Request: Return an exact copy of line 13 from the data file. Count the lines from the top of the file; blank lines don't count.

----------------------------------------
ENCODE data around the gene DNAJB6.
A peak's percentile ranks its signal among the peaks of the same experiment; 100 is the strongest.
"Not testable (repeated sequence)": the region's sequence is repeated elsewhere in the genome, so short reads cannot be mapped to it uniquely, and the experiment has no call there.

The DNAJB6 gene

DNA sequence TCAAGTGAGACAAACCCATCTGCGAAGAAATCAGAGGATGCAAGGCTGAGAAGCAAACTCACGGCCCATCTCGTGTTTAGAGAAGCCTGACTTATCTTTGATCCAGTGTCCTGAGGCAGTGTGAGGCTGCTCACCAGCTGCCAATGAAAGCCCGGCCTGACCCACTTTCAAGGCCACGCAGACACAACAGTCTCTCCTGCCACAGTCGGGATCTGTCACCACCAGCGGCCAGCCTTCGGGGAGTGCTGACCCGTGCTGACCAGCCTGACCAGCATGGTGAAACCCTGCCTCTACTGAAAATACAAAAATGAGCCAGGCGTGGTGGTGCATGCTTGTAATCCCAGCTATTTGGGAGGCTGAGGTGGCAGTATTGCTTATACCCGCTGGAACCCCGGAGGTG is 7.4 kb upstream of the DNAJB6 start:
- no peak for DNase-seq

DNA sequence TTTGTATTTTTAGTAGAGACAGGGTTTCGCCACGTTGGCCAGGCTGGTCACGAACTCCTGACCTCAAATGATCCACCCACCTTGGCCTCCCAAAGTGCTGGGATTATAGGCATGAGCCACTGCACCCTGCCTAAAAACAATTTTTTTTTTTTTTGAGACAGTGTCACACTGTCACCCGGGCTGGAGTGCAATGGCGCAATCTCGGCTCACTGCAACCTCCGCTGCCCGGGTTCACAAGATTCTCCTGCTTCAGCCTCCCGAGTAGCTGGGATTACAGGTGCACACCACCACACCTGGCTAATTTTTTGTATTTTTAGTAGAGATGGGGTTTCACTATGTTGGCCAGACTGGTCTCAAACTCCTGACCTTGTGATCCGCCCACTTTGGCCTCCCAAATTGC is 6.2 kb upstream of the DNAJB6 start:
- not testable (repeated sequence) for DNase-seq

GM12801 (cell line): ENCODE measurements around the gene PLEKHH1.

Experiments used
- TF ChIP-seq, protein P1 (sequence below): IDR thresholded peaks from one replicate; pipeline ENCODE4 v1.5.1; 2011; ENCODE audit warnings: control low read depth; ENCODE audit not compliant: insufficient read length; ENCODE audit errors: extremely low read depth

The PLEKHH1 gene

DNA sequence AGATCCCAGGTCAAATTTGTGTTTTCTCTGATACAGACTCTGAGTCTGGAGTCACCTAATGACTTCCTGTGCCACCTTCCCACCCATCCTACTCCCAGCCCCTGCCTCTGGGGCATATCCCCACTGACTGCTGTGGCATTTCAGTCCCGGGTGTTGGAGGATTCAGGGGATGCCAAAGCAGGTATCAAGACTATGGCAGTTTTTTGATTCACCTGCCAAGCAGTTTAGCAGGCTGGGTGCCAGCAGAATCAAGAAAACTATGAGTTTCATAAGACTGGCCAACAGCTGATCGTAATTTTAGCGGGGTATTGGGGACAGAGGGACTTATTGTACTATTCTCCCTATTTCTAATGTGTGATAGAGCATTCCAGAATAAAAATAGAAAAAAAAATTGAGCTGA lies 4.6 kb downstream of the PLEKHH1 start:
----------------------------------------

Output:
DNA sequence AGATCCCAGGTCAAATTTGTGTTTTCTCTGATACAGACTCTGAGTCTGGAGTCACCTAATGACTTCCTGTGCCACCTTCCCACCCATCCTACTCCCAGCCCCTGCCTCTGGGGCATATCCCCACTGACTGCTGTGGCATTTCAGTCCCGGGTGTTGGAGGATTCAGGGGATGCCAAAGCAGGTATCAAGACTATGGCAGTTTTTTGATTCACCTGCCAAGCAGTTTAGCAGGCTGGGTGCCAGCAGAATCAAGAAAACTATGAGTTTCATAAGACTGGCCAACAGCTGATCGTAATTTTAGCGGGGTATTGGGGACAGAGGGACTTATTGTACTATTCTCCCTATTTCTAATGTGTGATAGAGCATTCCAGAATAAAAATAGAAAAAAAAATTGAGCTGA lies 4.6 kb downstream of the PLEKHH1 start: